- How did you first get into refereeing and why? 
- I got involved through my local team, Drigglington Boys, I was only 15 but I was just like any other referee really – a frustrated footballer. I had a good worth ethic as a kid too and had a few paper rounds I did during week alongside the refereeing so money was a big motivator for me as well. I took my course at Leeds United, back then it was a ten-week programme, but as soon as I finished it I just caught ‘the bug’ and that was it for me. 
- Is there one moment from your early experiences of officiating that springs to mind and has stayed with you ever since? 
- I was really lucky when I first started that I had a lot of help and encouragement from those around me – I was quite mature for a 15 year old so I think that helped me. But I learned from a really early age how to deal with players and how to hold my own because it is very strange, when you first start out, to have people looking at you to make big decisions. 
- What are the main benefits or enjoyments that you take from officiating? 
- It’s just an absolute privilege to be involved in the game and you realize every time you walk out and you pick up the match ball. I’m so fortunate that officiating has turned into a full-time career for me but my background in the police has certainly helped me because you learn to deal with different people in all sorts of ways.
- Did you ever have specific ambitions to reach a certain level in the game? 
- At the very beginning you just want to be involved and you want to enjoy it but I am a very ambitious person and once I set out to achieve something I do my very best to see that it’s done. But I realized that not every referee gets to be in charge of an FA Cup Final or a World Cup final – it’s only a chosen few – so I knew I would have to put the work in to get where I wanted to be. You’ve got to want it, nothing in this game is handed it to you, and that is the way it should be because you’ve got to have that level of commitment to get to the top.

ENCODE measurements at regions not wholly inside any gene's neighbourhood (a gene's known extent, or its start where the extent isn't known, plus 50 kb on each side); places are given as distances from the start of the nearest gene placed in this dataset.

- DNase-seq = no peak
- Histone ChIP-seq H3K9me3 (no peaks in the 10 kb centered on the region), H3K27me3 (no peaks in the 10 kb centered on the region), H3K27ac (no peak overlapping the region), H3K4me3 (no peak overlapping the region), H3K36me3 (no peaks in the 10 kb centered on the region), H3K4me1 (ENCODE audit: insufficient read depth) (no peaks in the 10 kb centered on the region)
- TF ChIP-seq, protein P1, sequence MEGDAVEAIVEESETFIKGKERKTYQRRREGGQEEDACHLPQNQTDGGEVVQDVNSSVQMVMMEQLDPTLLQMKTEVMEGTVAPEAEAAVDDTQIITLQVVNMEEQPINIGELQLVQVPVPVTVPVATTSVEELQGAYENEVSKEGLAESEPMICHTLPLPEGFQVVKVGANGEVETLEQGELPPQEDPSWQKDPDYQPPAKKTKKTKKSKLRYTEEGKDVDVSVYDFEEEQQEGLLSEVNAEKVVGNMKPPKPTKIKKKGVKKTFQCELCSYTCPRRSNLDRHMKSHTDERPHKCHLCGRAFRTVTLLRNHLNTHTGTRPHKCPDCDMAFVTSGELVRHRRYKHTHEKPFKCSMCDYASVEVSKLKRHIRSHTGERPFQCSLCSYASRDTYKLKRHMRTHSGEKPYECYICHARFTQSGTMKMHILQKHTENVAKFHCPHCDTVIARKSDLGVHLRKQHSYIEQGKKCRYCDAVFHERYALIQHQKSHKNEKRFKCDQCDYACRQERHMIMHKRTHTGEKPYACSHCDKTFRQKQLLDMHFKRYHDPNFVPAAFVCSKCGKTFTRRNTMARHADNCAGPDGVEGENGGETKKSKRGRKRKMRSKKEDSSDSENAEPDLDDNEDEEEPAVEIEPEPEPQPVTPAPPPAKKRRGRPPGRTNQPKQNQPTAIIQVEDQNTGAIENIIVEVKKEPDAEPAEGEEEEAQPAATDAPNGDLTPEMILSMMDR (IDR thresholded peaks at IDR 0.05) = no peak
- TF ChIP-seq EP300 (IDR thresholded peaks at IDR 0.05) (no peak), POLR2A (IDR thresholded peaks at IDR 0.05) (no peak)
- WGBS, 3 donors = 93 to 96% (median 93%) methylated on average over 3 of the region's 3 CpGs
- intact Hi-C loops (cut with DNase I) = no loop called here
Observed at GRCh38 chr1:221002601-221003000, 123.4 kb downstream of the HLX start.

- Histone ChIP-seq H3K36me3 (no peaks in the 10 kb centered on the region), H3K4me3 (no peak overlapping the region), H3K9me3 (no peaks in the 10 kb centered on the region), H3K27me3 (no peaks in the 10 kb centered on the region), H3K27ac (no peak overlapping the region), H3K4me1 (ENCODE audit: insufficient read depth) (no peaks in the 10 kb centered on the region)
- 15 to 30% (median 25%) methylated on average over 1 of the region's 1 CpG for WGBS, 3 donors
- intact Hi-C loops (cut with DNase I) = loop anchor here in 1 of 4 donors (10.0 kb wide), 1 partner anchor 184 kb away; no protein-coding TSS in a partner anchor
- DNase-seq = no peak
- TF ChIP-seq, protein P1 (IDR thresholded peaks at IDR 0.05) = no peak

- Have you ever had a role model who you looked up to, or someone who has played a part in your success as an official? 
- As select group referees, we sort of mentor off each other and there are people within the group that I am close friends with and I respect their opinions. You’re never the finished article and I’m always looking to improve and I don’t think that will ever stop. As officials we are more high-profile now than we have ever been and I think that will continue as the game evolves and social media continues to evolve. But we do a lot of work to give back to the next the batch of top referees that are coming through with workshops at County FAs and all the other things we do behind the scenes to help bring young referees through. 
- How do you keep yourself busy outside of football? 
- The job is full-time and I love everything that comes with it – I spend Monday to Friday preparing for the game, deliver it, recover and then move on to the next fixture. It is a real roller-coaster sometimes but I love it and everything that comes with it. I try and play a bit of golf with my friends too but now I’ve got ‘the bug’ for that too and it is the most frustrating game you can play so that doesn’t help much. I love my cycling too, that keeps me fit and saves me having to run, and I’ve done some big charity rides too which were well worthwhile and we raised a massive amount of money too. 

Source: The FA

UEFA elite referee Vincic caught by police while attending a wild party